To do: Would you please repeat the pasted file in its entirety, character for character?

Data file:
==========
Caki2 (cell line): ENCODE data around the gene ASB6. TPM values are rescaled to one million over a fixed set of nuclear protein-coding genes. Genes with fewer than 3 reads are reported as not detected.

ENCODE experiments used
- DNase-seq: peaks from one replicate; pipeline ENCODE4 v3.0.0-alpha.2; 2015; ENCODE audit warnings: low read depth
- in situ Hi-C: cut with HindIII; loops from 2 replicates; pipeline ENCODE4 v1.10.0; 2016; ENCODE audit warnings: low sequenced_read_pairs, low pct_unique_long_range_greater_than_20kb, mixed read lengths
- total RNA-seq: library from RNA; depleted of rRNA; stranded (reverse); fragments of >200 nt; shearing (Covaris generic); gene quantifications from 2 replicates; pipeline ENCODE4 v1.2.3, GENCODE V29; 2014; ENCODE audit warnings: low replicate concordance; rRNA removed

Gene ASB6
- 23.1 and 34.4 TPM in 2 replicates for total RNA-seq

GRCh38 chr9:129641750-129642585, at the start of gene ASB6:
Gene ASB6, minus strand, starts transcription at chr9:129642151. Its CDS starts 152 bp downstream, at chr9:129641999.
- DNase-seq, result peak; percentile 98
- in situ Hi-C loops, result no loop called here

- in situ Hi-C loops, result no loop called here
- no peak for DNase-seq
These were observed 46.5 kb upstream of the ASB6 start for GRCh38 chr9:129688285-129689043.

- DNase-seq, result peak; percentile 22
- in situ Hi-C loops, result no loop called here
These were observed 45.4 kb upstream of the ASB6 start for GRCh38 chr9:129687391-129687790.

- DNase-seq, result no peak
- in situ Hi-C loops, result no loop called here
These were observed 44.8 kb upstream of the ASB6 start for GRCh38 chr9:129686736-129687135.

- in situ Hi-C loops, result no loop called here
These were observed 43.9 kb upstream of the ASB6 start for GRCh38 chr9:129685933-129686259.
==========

Caki2 (cell line): ENCODE data around the gene ASB6. TPM values are rescaled to one million over a fixed set of nuclear protein-coding genes. Genes with fewer than 3 reads are reported as not detected.

ENCODE experiments used
- DNase-seq: peaks from one replicate; pipeline ENCODE4 v3.0.0-alpha.2; 2015; ENCODE audit warnings: low read depth
- in situ Hi-C: cut with HindIII; loops from 2 replicates; pipeline ENCODE4 v1.10.0; 2016; ENCODE audit warnings: low sequenced_read_pairs, low pct_unique_long_range_greater_than_20kb, mixed read lengths
- total RNA-seq: library from RNA; depleted of rRNA; stranded (reverse); fragments of >200 nt; shearing (Covaris generic); gene quantifications from 2 replicates; pipeline ENCODE4 v1.2.3, GENCODE V29; 2014; ENCODE audit warnings: low replicate concordance; rRNA removed

Gene ASB6
- 23.1 and 34.4 TPM in 2 replicates for total RNA-seq

GRCh38 chr9:129641750-129642585, at the start of gene ASB6:
Gene ASB6, minus strand, starts transcription at chr9:129642151. Its CDS starts 152 bp downstream, at chr9:129641999.
- DNase-seq, result peak; percentile 98
- in situ Hi-C loops, result no loop called here

- in situ Hi-C loops, result no loop called here
- no peak for DNase-seq
These were observed 46.5 kb upstream of the ASB6 start for GRCh38 chr9:129688285-129689043.

- DNase-seq, result peak; percentile 22
- in situ Hi-C loops, result no loop called here
These were observed 45.4 kb upstream of the ASB6 start for GRCh38 chr9:129687391-129687790.

- DNase-seq, result no peak
- in situ Hi-C loops, result no loop called here
These were observed 44.8 kb upstream of the ASB6 start for GRCh38 chr9:129686736-129687135.

- in situ Hi-C loops, result no loop called here
These were observed 43.9 kb upstream of the ASB6 start for GRCh38 chr9:129685933-129686259.